Tuesday, 13 July 2021

Beer History: Who Brewed Ireland's First Porter?

"Porter was first brewed in Ireland in 1776 ..." says a well-known online encyclopaedia …

"Porter made its way to Ireland in 1776 ..." says an American Brewery's website …

"It [porter] was first brewed in Ireland in 1776 ..." says yet another online source …

We have been in a similar situation before of course, and these are just three of the quotes you will comes across when you attempt to investigate the history of porter brewing in this country, and I think we are seeing a pattern here with perhaps an unhealthy dose of plagiarism. So with this gnawing into my brain, I decided to do my own bit of research into any factual accounts of Ireland's first porter, having previously investigated who brewed Ireland's first IPA and first lager.

I am not going to dare to enter the argumentative world of porter's general history and beginnings but to add some context timewise we can say that the general consensus is that the name 'porter' has its origins in London in or around 1720 or perhaps earlier and was a name for a brown beer. After that I suggest you dig through the findings and writings of those you have been doing this longer and better than me. Here I just want to focus on its earliest recorded appearance in this country by that name, and to see can we pinpoint and confirm - or reconfirm - a date for when it was first brewed here and who produced it. 

That first mention I can find for porter in this country is in The Gentleman's and London Magazine, where in 1746 the Dublin Society (who we came across in a previous post) were giving a premium or reward for:

'... the best Ale at 3d per Quart (not less than 20 Barrels) brewed by any common Brewer before April 1747 [and] for the best 2d Ale or Porter (not less than 30 Barrels) ...'

This may mean that porter must have been relatively well known by this stage in Ireland and was - perhaps - already being brewed here. We also might infer that porter was being classed, by the Dublin Society at least, as a weaker beer compared to the 'best' ale, but as to how weak or strong these beers were I do not know for sure. It is worth noting that the Dublin Society may have offered this premium in previous years too, but I have not come across the reference yet so this is the earliest reference I can find. So, nothing definitive as such in this mention but it is certainly interesting, and it is nice to see in print - but in truth we can surely believe that porter was being imported into this country well before this point?

The earliest newspaper advertisement I have come across for 'London Porter' is from Pue's Occurrences on the 25th of April 1749 when it was for sale in Dublin, as we can see here:

Even though - again - we can assume that porter was a relatively well-known commodity in Ireland, and certainly Dublin and other sea-trading cities on the island, by this time, it is good to see a mention like this in print. The big issue to keep in mind is of course that this is clearly not its first appearance but, these are just the first mentions I can find - for now. I personally believe that given the amount of trade between Ireland and England it would have made its way to this country not long after its 'invention', just as its precursors probably also did - but I have no proof yet.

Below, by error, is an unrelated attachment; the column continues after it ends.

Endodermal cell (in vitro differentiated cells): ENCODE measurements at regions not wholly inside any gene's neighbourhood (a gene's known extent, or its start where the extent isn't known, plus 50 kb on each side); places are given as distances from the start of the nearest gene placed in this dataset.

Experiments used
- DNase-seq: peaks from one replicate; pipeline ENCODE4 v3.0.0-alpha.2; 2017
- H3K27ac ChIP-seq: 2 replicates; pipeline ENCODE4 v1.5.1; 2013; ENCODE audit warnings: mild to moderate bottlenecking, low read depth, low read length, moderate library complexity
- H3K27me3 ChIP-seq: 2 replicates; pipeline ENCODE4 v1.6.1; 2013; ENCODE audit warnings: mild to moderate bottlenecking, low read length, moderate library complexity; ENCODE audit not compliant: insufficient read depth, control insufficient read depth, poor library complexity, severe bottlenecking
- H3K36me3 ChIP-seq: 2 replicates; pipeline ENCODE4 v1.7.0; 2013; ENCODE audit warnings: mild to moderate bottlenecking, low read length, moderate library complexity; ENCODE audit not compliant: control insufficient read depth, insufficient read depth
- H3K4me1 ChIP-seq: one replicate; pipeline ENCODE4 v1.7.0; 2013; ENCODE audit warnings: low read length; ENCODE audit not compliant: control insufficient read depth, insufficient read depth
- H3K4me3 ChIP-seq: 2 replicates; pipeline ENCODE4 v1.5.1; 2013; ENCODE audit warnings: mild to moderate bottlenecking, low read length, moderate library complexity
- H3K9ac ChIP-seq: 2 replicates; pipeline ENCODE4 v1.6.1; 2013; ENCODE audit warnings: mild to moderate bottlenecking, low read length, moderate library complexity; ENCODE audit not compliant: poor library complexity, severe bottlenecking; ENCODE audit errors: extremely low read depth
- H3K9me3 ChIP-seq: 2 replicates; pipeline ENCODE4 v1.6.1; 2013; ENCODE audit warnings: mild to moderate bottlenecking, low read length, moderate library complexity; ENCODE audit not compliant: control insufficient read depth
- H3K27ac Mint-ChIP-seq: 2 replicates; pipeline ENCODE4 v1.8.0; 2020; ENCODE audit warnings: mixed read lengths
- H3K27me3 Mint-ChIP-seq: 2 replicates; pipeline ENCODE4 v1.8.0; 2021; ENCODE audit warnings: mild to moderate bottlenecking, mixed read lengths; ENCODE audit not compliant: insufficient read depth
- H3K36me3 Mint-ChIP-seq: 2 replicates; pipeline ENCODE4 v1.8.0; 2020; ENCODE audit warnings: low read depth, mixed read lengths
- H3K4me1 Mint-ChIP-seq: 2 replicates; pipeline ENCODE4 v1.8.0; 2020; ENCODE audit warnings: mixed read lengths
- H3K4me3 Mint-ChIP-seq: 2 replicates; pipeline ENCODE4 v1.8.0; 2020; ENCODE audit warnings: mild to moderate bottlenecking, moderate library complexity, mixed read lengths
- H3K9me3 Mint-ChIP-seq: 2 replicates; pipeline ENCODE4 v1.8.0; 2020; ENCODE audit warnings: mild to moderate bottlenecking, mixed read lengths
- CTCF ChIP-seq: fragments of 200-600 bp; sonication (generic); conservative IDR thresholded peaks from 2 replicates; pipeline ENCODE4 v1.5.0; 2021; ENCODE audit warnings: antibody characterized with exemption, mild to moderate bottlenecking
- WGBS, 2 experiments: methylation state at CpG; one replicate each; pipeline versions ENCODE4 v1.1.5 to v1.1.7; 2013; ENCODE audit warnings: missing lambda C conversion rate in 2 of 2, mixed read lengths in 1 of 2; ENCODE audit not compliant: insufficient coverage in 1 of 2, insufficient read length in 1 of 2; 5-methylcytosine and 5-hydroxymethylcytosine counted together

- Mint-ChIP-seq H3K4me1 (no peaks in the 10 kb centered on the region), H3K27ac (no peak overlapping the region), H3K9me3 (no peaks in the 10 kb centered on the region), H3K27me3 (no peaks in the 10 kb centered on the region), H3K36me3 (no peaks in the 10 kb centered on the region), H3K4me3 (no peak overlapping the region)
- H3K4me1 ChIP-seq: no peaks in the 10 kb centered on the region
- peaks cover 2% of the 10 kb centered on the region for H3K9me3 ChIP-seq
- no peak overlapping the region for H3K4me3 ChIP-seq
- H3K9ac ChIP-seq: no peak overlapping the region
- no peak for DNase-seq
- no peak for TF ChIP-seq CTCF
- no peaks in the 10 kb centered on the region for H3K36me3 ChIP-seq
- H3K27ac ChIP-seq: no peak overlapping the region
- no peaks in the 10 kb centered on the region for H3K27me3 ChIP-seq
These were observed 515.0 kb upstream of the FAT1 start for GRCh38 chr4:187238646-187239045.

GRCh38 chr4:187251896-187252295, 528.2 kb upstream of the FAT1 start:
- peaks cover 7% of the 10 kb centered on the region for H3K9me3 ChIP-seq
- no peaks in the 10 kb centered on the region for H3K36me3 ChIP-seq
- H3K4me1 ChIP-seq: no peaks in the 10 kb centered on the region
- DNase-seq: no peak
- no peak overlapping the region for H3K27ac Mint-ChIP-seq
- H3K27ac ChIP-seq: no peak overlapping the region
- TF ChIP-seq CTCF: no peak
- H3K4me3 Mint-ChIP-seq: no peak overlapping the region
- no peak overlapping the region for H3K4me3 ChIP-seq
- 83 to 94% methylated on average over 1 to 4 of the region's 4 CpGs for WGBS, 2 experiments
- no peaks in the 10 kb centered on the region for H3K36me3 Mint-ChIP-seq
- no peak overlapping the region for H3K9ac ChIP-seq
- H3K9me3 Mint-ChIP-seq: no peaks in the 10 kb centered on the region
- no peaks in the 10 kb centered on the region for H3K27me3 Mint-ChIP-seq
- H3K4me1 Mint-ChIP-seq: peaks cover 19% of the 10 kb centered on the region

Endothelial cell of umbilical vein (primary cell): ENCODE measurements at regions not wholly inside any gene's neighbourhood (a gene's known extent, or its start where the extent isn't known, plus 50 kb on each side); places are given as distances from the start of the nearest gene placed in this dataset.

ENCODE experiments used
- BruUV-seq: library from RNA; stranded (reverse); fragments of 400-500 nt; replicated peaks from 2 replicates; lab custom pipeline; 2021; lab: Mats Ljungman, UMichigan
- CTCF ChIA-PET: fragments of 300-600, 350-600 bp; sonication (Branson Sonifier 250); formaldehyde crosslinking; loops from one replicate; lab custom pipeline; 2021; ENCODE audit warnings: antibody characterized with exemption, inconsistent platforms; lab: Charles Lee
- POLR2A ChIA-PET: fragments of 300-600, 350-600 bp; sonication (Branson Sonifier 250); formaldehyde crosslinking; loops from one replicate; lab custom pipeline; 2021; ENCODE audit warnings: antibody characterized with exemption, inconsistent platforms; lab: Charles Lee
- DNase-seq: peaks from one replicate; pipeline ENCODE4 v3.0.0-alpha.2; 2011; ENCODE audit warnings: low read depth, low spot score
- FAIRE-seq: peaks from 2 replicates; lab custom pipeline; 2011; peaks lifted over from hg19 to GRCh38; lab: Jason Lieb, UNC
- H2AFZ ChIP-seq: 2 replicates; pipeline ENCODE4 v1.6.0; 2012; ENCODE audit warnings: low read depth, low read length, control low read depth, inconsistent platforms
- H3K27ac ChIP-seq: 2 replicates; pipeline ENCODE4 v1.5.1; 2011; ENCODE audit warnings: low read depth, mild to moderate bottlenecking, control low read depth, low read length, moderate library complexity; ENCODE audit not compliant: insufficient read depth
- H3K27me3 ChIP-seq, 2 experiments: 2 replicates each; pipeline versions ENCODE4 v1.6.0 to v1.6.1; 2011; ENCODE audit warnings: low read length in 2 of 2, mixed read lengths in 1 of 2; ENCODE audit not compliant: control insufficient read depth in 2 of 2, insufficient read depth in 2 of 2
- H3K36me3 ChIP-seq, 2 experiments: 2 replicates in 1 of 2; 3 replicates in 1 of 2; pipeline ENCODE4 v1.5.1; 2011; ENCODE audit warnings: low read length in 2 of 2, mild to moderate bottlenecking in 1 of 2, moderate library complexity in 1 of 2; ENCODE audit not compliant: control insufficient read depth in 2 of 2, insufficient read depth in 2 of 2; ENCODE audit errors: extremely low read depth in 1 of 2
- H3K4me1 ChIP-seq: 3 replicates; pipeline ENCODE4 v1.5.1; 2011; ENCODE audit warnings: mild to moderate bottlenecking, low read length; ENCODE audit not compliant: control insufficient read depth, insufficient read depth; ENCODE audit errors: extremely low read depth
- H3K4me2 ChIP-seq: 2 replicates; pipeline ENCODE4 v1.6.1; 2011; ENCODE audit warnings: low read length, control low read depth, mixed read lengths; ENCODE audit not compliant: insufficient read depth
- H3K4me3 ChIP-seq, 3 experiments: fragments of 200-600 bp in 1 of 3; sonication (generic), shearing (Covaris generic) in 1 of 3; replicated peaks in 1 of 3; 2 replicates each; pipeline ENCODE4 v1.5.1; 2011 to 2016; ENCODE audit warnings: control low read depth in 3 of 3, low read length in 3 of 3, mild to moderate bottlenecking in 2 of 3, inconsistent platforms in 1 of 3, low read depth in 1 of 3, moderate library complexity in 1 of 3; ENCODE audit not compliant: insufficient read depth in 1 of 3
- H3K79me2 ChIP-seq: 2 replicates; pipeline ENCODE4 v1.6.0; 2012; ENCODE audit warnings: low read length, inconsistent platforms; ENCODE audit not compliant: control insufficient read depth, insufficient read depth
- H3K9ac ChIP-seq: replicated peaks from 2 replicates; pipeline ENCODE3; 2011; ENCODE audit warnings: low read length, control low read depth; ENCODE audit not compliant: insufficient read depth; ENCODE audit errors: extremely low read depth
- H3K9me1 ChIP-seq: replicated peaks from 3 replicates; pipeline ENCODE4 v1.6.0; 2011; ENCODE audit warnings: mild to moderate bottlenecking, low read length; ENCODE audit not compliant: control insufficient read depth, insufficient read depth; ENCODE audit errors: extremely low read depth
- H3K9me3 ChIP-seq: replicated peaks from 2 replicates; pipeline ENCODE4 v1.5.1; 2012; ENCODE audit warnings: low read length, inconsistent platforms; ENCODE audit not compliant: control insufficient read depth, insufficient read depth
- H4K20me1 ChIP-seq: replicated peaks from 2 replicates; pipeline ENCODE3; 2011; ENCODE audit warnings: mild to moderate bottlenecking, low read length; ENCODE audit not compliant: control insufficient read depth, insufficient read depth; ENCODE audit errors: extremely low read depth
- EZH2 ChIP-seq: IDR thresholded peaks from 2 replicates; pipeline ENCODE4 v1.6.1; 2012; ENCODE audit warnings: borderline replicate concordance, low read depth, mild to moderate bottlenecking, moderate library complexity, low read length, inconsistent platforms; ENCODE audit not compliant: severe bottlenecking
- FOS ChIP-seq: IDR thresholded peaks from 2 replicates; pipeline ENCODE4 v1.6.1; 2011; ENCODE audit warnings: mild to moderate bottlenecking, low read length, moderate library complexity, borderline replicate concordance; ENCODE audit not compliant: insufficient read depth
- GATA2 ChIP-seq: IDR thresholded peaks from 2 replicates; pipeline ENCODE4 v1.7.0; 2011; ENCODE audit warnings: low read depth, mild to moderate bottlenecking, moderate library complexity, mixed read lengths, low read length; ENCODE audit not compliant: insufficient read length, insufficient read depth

But what is certainly more interesting is this advertisement from the Dublin Courier from early August 1762:

This is not terribly clear text so here it is transcribed:

'We have the pleasure to inform the public, that Thwaits's [sic] Irish Porter (now brought to perfection) is upon draft at several houses, particularly at Malones, on the Upper Combe, a few doors above Meath-Street.'

The 'now brought to perfection' would lead us to believe that this was not there first attempt at brewing a porter. So, although I have seen a few books and articles suggesting 1763 as the first brewing of porter in this country we can see here that it was certainly 1762 - if not in all probability a little earlier. I suspect most of the sources that quote 1763 are referencing Lynch & Viazey's Guinness's Brewery in the Irish Economy, where they report that Thwaites told The Irish house of Commons in that year that they had finally perfected the brewing of porter as the pushed for the introduction of restrictions on the imports of English porter. As to how many years it took them to perfect it, we might never know precisely. Equally as important to many pub historians is that this advertisement also flags one of the places where draught Irish porter was supped for the first time - in an establishment called Malone's on The Coome near Meath Street, not far from Thwaites' brewery at Cork Bridge, at or near the junction of Cork Street and Ardee Street. (It is also nice to point out in the above advertisement the spelling of draught beer as 'draft', proving that this is another word that is not an Americanism but rather a forgotten Englishism, or perhaps Irishism.)

So, we can definitely push the first brewing of an Irish porter back a year from the few earliest mentions I have found, and reconfirmed the name to the brewer. As for all those sources online? Well, we have taken those back thirty years for porter's first appearance here and thirteen for when it was first brewed.

I have no doubt that we could push both of those dates back a little more if we knew where to look ...


All written content and the research involved in publishing it here is my own unless otherwise stated and cannot be reproduced elsewhere without permission, full credit to its source, and a link back to this post. References to quoted newspapers are available via email or DM to me.

Newspaper images are © The British Library Board - All rights reserved. With thanks to The British Newspaper Archive (www.britishnewspaperarchive.co.uk) from whom I have received permission to display these images on this site.

No comments: